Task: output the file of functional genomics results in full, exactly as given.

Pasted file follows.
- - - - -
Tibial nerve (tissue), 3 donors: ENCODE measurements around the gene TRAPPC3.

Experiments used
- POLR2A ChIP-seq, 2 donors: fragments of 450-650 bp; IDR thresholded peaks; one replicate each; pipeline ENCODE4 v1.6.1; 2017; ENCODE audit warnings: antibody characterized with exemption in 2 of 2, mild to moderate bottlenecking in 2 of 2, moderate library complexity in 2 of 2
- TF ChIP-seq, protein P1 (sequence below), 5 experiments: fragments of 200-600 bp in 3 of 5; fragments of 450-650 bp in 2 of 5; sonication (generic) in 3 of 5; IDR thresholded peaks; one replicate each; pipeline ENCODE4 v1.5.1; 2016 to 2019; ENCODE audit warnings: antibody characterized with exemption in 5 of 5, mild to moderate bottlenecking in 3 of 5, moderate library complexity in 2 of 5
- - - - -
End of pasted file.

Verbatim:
Tibial nerve (tissue), 3 donors: ENCODE measurements around the gene TRAPPC3.

Experiments used
- POLR2A ChIP-seq, 2 donors: fragments of 450-650 bp; IDR thresholded peaks; one replicate each; pipeline ENCODE4 v1.6.1; 2017; ENCODE audit warnings: antibody characterized with exemption in 2 of 2, mild to moderate bottlenecking in 2 of 2, moderate library complexity in 2 of 2
- TF ChIP-seq, protein P1 (sequence below), 5 experiments: fragments of 200-600 bp in 3 of 5; fragments of 450-650 bp in 2 of 5; sonication (generic) in 3 of 5; IDR thresholded peaks; one replicate each; pipeline ENCODE4 v1.5.1; 2016 to 2019; ENCODE audit warnings: antibody characterized with exemption in 5 of 5, mild to moderate bottlenecking in 3 of 5, moderate library complexity in 2 of 5